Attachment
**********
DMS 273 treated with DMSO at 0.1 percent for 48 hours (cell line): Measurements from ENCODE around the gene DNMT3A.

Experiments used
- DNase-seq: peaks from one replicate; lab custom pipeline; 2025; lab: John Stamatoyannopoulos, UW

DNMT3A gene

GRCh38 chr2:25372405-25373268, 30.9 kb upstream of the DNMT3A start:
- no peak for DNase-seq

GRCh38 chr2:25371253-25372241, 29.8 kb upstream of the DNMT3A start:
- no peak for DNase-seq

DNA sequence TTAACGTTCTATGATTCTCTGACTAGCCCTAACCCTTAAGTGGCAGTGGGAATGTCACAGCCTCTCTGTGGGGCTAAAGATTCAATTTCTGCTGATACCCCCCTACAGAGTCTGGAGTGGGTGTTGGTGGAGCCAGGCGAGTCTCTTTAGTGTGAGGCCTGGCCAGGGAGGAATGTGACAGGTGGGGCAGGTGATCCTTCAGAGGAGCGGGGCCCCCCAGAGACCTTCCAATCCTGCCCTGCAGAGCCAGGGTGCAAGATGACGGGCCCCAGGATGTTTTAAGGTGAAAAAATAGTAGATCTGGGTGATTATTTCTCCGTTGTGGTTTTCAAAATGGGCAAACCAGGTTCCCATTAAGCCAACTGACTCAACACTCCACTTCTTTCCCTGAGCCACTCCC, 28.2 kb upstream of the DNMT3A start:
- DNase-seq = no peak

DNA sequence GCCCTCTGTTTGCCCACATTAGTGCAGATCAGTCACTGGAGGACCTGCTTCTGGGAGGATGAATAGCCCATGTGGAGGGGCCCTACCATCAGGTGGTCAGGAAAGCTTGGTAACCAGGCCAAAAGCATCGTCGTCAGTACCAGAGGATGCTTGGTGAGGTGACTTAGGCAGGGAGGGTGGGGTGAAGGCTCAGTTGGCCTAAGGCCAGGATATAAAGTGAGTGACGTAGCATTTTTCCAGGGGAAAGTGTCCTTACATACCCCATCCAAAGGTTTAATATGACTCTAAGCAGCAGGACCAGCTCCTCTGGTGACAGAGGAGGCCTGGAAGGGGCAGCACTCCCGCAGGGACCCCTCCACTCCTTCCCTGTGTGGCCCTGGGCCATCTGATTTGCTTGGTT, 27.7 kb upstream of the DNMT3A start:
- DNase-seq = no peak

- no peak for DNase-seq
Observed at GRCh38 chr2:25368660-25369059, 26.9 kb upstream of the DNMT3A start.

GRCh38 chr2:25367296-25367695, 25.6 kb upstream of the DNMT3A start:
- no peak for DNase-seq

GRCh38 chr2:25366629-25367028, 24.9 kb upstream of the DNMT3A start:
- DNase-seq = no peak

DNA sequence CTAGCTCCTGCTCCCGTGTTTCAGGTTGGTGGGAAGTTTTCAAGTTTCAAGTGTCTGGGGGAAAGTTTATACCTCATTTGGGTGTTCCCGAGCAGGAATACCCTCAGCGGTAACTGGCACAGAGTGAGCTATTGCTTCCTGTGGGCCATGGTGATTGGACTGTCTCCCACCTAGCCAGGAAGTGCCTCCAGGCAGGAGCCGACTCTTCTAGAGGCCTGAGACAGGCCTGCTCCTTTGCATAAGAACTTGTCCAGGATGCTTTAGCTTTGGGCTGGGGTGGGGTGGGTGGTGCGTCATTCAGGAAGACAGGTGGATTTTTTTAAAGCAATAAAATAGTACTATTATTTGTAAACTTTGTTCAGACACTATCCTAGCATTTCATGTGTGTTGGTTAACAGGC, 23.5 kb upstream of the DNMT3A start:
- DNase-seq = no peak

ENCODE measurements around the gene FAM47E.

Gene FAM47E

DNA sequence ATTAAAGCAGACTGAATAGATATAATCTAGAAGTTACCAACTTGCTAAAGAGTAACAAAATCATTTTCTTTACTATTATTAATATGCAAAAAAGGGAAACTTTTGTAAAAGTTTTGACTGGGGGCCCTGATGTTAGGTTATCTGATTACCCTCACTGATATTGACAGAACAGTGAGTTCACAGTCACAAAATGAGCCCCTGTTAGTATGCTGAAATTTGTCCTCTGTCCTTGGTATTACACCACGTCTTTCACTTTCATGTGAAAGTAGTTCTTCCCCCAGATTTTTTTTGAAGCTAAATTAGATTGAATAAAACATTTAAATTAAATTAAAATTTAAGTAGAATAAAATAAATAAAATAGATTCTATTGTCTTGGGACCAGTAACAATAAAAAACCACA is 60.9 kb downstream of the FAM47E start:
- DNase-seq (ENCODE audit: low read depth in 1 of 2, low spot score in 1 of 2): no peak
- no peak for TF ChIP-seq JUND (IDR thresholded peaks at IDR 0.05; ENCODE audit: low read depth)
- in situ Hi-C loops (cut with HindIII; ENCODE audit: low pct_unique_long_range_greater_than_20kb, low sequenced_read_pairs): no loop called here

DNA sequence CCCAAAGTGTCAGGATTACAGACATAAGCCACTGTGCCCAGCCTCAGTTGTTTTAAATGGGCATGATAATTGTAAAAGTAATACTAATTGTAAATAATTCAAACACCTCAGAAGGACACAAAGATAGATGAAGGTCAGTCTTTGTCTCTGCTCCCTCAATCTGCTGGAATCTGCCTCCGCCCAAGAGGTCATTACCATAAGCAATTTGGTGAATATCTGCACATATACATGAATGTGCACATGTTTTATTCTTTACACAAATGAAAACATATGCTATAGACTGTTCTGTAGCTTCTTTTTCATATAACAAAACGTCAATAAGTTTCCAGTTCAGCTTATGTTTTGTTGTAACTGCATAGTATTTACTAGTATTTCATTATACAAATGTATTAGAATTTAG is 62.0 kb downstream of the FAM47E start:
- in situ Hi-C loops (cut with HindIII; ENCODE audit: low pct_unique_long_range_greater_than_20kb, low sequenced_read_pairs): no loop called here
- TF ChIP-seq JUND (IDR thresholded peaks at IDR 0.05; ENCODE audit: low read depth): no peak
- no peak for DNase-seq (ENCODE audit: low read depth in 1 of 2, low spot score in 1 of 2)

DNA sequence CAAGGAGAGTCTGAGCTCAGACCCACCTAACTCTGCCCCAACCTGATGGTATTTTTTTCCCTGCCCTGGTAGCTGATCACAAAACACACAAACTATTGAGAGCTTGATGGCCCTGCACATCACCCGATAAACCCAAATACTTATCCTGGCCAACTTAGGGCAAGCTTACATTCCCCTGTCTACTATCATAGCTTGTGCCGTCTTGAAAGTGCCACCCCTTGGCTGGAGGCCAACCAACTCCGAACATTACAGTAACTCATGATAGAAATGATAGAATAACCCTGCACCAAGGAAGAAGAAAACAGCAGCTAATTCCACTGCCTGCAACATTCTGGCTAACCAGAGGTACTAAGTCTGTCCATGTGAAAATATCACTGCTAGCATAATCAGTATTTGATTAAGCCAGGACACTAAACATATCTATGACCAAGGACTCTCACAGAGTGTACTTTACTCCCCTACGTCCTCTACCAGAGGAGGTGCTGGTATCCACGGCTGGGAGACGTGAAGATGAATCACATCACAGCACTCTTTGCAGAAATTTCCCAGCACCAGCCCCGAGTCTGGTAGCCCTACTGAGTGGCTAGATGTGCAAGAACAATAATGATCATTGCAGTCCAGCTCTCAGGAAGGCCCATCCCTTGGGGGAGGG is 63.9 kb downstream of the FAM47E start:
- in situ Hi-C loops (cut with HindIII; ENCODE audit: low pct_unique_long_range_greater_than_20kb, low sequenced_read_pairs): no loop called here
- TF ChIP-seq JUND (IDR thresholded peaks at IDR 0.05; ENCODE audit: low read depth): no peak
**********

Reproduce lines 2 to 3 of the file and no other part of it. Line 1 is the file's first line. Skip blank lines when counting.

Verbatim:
Experiments used
- DNase-seq: peaks from one replicate; lab custom pipeline; 2025; lab: John Stamatoyannopoulos, UW